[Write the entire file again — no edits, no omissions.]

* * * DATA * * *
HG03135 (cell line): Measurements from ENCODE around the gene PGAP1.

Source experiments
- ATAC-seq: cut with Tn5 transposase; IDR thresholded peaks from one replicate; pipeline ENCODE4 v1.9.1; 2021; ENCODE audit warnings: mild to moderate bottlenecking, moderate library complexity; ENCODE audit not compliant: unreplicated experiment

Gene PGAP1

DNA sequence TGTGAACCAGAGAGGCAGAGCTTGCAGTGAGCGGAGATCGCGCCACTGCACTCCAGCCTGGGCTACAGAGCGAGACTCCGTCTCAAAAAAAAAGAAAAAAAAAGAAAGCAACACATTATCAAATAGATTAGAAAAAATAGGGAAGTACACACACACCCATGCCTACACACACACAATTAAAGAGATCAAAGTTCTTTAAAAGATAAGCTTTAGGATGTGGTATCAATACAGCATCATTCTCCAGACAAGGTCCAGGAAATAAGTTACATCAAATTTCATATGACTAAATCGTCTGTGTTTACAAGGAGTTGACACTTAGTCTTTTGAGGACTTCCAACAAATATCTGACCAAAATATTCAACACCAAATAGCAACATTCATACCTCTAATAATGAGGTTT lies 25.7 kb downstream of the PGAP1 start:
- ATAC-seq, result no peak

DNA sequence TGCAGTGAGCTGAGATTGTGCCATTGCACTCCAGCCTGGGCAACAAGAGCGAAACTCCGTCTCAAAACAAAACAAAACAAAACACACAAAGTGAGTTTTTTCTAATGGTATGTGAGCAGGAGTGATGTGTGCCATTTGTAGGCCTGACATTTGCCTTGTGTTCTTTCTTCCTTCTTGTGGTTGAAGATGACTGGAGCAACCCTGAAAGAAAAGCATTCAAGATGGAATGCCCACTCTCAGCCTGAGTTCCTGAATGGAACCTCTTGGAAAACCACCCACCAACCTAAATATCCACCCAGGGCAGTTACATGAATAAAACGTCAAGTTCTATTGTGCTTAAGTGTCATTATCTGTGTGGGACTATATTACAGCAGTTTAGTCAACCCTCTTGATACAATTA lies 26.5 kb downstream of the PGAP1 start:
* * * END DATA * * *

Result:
HG03135 (cell line): Measurements from ENCODE around the gene PGAP1.

Source experiments
- ATAC-seq: cut with Tn5 transposase; IDR thresholded peaks from one replicate; pipeline ENCODE4 v1.9.1; 2021; ENCODE audit warnings: mild to moderate bottlenecking, moderate library complexity; ENCODE audit not compliant: unreplicated experiment

Gene PGAP1

DNA sequence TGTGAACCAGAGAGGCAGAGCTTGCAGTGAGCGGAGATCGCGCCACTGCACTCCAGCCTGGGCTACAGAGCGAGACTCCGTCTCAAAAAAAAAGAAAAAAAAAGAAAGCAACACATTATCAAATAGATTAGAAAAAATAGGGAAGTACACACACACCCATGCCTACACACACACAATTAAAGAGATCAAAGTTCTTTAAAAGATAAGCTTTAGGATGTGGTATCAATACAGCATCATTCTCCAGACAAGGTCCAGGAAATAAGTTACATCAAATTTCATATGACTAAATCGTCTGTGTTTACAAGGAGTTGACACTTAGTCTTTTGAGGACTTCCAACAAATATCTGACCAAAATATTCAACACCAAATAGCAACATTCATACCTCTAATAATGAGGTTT lies 25.7 kb downstream of the PGAP1 start:
- ATAC-seq, result no peak

DNA sequence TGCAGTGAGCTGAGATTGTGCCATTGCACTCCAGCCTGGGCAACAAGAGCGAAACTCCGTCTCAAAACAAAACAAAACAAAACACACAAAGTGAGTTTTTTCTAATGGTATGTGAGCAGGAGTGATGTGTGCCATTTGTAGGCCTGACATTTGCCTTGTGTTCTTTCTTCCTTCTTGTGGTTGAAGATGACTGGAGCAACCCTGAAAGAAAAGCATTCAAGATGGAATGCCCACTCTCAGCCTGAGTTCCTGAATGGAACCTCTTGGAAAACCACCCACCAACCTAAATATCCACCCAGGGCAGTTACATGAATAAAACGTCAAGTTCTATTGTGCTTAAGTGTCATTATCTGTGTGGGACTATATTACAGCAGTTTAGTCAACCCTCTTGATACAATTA lies 26.5 kb downstream of the PGAP1 start: